COVID-19 has also raised serious concerns about the resurgence of the Islamic State (IS) throughout the region, particularly in Iraq and Syria. Militant groups have urged their rank and file to take advantage of the world's preoccupation with COVID-19 and strike while the opportunity presents itself; IS said as much in a recent editorial in its weekly newspaper, Al-Naba or the Dispatch. COVID-19 and heightened tensions between Washington and Iran prompted key coalition members of the fight against IS – France, Spain, and the UK – to withdraw their troops from Iraq over concerns that they may contract the disease. IS has increasingly ratcheted up its operations in Iraq and Syria since the COVID-19 pandemic emerged. IS militants freely operate in the desert area between Iraq and Syria and regularly launch attacks against government forces and civilians throughout the region. Hit-and-run attacks have become particularly common since the group's territorial loss in Iraq and Syria in December 2017. The threat of IS is particularly prevalent in the Jazira and Badia regions along the Iraqi-Syrian border.
COVID-19 Could Become a Conflict-multiplier Across MENA Region
UN has made repeated calls to cease hostilities; however, conflicts in the MENA region have persevered COVID-19 will almost certainly aggravate the security environment in MENA's conflict-ridden countries – Syria, Yemen, and Libya. The lack of one unified government in these countries has exacerbated this dire security environment.
Syria's President, Salvation Government, and Autonomous Administration of North and East Syria Compete for Power
In Syria, there are practically three parallel governments that are competing for power and resources. In Damascus, President Bashar al-Assad has been trying to take advantage of COVID-19 and further consolidate his grip over power in the country. In Idlib, the Salvation Government (SG) – the civilian administration for the region's jihadist alliance, Hayat Tahrir al-Sham – suffers from a lack of resources and is thus completely unprepared to manage the challenges of COVID-19. In northeastern Syria, the Kurdish-led Autonomous Administration of North and East Syria (NES), also known as Rojava, deals with threats posed by Turkish and Turkish-backed forces as well as IS militant and prisoners in its detention centers.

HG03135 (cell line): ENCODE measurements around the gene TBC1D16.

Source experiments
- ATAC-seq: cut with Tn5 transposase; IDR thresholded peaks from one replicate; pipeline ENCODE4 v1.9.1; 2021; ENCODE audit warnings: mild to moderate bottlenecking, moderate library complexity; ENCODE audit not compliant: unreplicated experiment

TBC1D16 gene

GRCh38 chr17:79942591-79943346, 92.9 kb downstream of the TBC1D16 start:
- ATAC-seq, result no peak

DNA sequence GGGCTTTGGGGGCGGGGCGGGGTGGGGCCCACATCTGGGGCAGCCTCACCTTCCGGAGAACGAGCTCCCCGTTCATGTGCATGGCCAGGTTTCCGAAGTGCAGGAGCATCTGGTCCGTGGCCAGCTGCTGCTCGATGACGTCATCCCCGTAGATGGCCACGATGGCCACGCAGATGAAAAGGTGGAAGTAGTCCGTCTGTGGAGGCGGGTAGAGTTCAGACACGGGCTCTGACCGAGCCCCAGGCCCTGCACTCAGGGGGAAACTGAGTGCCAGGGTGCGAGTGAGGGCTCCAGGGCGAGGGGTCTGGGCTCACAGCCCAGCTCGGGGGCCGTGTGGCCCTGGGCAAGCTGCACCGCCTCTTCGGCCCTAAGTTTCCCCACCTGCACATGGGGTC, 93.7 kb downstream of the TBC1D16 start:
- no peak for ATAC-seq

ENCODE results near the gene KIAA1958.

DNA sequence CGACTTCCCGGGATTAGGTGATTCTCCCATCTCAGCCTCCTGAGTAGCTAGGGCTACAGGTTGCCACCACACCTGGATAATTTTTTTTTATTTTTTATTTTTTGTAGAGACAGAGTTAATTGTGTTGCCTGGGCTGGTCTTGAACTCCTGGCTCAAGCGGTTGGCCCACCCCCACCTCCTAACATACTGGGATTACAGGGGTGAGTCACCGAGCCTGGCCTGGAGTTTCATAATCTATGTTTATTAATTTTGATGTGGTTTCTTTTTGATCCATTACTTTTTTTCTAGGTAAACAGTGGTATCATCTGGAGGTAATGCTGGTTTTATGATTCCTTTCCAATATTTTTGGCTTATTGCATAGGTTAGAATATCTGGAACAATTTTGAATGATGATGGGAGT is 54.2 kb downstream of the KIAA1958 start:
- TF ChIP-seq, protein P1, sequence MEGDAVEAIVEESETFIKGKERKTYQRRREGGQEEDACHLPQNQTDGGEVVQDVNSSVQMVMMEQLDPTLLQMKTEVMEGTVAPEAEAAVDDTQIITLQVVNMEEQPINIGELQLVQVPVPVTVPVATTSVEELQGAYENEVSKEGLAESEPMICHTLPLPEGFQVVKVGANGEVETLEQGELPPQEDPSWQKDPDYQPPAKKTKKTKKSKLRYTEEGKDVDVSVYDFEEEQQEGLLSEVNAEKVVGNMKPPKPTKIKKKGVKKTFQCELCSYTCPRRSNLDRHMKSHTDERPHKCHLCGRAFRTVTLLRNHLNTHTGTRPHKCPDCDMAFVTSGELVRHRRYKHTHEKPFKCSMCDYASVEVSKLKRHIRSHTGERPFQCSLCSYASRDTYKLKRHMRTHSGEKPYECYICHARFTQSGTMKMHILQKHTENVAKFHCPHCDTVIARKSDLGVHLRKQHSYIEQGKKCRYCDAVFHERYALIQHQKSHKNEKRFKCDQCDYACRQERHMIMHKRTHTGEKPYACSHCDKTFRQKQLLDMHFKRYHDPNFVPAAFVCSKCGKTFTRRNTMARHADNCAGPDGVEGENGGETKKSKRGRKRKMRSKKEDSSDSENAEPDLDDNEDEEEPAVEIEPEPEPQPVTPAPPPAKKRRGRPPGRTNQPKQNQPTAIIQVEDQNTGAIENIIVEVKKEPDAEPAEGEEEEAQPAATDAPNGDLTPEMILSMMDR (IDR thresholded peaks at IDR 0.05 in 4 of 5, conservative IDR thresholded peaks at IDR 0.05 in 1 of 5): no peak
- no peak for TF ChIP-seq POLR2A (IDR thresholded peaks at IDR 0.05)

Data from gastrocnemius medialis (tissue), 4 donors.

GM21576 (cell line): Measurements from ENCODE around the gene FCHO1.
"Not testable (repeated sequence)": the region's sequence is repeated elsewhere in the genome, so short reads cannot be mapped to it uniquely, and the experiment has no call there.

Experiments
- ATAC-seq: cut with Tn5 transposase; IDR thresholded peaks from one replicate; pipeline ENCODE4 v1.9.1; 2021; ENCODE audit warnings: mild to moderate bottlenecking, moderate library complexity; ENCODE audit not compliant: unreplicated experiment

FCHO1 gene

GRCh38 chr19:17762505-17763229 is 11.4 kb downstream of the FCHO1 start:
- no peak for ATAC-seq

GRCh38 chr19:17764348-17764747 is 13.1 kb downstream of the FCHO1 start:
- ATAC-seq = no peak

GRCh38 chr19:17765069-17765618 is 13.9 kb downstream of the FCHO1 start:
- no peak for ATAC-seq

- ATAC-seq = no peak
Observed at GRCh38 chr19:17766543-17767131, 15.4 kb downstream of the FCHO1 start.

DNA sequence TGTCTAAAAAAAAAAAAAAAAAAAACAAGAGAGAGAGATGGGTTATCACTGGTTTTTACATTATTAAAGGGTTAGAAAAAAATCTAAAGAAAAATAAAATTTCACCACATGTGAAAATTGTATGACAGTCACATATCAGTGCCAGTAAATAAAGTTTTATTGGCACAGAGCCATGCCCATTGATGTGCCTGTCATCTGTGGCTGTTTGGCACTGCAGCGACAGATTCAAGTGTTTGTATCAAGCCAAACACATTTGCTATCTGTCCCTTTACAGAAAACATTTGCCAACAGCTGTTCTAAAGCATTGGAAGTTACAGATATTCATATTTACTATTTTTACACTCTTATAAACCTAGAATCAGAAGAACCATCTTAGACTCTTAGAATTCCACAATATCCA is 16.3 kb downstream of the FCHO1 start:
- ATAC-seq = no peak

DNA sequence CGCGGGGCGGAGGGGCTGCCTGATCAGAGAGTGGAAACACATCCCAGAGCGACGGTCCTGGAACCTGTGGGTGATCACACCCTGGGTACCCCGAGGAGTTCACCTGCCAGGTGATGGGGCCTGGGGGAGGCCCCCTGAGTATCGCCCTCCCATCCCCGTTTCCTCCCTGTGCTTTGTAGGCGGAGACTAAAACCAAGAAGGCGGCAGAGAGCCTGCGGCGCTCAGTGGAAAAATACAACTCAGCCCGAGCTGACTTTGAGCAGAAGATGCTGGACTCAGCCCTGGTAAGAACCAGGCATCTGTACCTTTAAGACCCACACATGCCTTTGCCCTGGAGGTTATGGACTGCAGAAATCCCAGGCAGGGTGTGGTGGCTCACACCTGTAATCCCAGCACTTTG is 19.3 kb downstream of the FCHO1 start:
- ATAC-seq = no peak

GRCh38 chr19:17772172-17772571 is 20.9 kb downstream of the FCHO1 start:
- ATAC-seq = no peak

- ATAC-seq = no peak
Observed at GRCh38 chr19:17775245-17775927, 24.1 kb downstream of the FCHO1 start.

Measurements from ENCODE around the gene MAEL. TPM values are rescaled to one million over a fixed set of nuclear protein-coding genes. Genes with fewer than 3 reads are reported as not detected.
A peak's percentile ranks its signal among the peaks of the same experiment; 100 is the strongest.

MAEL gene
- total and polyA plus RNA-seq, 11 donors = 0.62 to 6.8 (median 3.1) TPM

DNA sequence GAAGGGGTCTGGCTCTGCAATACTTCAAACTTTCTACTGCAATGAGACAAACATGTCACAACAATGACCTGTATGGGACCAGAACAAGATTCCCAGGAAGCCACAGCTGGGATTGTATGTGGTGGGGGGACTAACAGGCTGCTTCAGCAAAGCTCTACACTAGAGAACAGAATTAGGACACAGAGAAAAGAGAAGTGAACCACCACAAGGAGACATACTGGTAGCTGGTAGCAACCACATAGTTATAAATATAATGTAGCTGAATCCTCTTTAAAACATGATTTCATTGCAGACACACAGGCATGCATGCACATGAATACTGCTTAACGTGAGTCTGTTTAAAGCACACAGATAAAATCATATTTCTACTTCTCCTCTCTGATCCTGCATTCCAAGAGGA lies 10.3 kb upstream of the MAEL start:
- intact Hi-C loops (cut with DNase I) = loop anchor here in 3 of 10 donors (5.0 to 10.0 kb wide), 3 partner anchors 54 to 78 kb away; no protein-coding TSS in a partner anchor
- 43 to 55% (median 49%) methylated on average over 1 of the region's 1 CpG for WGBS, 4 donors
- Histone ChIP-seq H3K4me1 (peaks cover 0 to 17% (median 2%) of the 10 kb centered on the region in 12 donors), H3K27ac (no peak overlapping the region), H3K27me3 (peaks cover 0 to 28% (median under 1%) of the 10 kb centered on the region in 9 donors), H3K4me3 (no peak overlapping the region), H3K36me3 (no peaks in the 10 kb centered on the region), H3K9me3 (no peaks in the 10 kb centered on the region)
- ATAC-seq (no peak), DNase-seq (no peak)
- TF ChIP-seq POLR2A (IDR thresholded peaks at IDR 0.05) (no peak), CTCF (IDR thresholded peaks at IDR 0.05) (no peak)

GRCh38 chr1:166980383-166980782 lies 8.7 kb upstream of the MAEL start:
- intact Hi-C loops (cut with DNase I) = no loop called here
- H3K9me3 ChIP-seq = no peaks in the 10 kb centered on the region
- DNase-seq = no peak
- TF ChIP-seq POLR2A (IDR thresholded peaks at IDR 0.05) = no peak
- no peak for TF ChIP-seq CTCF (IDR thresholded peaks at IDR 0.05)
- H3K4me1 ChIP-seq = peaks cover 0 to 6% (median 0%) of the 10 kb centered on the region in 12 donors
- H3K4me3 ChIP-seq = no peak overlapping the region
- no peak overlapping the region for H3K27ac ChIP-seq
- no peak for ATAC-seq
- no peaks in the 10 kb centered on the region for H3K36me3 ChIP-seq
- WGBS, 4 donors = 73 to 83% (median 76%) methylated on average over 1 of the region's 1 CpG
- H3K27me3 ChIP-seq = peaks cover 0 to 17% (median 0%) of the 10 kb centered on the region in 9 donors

Militant Groups in Yemen Contend for Control
Despite a tenuous temporary ceasefire between the Saudi coalition and the Shi'a Al-Houthi rebels in Yemen, the conflict persists and will likely intensify in the coming weeks and months. The Al-Houthis control the capital Sana'a and most of northern Yemen. These rebels rely on support from Iran, and regularly launch rockets, missiles, and drones into Saudi Arabia. In southern Yemen, several rival groups are vying for control of Aden, which serves as the interim capital of President Abed Rabo Mansour al-Hadi. Additionally, the Southern Transitional Council (STC), a secessionist movement backed by the United Arab Emirates (UAE), operates in the area. On April 25, 2020, the Southern Transitional Council (STC) declared self-rule in Aden and Yemen's southern governorates.
Conflicts Between the Government of National Accord (GNA) and Libyan National Army (LNA) Persevere